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Monday, Sep 16, 2019

Experts say Delhi should go for new, comfortable buses

On Monday, the government showed that the total buses plying in the city — DTC and Cluster buses — had seen a marginal decrease from 5, 692 in 2017-18 to 5, 681 in 2018-19. The report promised to increase the total bus fleet by next year to 8, 681.

delhi Updated: Feb 26, 2019 02:32 IST
HT Correspondent
HT Correspondent
New Delhi
The Economic Survey released on Saturday had pointed to a progressive slump in the Delhi Transport Corporation (DTC) bus fleet — from 4,027 buses in 2017 to 3, 951 in 2018.
The Economic Survey released on Saturday had pointed to a progressive slump in the Delhi Transport Corporation (DTC) bus fleet — from 4,027 buses in 2017 to 3, 951 in 2018. (File Photo)
         

In its Outcome Budget presented Monday, the government showed a dip in average daily bus ridership from 47 lakh in 2017-18 to 42 lakh in 2018-19.

The Economic Survey released on Saturday had pointed to a progressive slump in the Delhi Transport Corporation (DTC) bus fleet — from 4,027 buses in 2017 to 3, 951 in 2018. On Monday, the government showed that the total buses plying in the city—DTC and Cluster buses—had seen a marginal decrease from 5, 692 in 2017-18 to 5, 681 in 2018-19. The report promised to increase the total bus fleet by next year to 8, 681.

Experts said that the only way to counter this discouraging trend of fall in bus ridership is to procure ‘newer and more comfortable’ buses.

Amit Bhatt, director (integrated urban transport), World Resources Institute (India) said, “If two years ago with ‘x’ number of buses you had ‘y’ ridership and now you have reduced the fleet size, the riders will move away. Newer models of buses also need to be looked at to make modes more comfortable.”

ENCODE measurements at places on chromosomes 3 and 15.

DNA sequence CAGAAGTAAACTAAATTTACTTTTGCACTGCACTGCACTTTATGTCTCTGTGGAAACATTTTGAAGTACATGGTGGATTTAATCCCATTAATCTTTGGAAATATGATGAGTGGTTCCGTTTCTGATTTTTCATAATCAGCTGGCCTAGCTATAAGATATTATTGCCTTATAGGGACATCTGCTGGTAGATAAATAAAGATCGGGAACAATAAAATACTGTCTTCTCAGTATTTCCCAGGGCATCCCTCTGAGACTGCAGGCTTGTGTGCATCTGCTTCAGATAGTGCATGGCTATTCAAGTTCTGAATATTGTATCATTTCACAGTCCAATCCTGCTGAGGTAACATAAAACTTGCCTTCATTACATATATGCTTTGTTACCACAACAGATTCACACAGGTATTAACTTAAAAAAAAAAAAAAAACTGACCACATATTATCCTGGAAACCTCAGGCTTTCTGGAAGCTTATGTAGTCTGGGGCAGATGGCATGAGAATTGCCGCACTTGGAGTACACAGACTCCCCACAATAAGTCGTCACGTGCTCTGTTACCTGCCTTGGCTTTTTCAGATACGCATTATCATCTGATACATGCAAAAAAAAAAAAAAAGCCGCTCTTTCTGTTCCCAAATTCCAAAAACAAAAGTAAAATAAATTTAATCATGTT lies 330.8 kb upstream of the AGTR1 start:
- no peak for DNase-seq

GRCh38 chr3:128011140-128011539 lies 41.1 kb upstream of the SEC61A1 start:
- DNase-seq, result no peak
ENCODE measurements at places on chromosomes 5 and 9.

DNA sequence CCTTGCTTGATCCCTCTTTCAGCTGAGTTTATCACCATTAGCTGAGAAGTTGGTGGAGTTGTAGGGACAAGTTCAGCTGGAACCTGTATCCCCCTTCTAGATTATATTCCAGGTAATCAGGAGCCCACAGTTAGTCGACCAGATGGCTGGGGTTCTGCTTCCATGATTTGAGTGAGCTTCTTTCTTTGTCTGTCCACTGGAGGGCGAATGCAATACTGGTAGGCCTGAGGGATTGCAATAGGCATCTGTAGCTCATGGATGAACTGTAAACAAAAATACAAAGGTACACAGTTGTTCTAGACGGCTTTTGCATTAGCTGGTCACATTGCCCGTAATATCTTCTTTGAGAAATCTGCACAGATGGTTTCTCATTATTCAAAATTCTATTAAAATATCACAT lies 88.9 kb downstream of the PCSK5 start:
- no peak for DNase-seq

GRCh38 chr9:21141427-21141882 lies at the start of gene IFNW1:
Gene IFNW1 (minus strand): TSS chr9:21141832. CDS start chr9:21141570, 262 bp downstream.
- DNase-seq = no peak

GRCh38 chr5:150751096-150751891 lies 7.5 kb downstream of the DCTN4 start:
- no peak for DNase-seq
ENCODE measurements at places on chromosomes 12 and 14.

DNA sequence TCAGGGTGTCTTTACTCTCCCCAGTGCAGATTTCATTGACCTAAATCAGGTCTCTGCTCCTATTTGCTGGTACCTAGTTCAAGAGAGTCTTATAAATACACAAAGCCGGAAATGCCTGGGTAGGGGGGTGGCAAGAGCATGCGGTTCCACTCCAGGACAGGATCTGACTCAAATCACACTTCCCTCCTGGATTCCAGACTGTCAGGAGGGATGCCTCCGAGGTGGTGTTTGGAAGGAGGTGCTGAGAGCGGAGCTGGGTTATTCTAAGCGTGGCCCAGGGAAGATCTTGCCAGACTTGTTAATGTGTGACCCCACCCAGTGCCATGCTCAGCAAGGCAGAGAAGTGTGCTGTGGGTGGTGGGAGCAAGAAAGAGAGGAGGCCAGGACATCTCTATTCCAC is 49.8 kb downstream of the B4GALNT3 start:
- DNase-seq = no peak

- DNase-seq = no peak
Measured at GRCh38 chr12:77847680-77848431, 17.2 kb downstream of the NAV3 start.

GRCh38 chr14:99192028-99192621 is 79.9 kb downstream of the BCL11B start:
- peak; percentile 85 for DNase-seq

The Outcome Budget, however, had some good news on the Delhi Metro. After losing almost 4 lakh passengers daily on average in 2017-’18, the Delhi Metro Rail Corporation (DMRC) has managed to attract commuters back. From an average daily ridership of 24 lakh in 2017-18, it increased to 25 lakh in 2018-19.

Earlier, deputy chief minister Manish Sisodia had attributed the fall in Metro commuters to the hike in fares introduced in 2017. Since then, the network has opened two Metro lines in parts, and has also managed to expand existing lines.

Along with a performance assessment, there were several promises made to strengthen the public transport infrastructure by next year. Around 2,366 more bus depots will constructed in the national capital, a 41% increase from 2015.

Delhi government’s Electric Vehicle Policy, which at present is out for public consultation, is expected to be notified soon, after which comprehensive measure will be taken to promote the sale and use of electric vehicles in the city. The policy promises to focus on electrically powered shared transport. Under the plan, charging infrastructure will also be made available every three kilometres for the convenience of users.

First Published: Feb 26, 2019 02:32 IST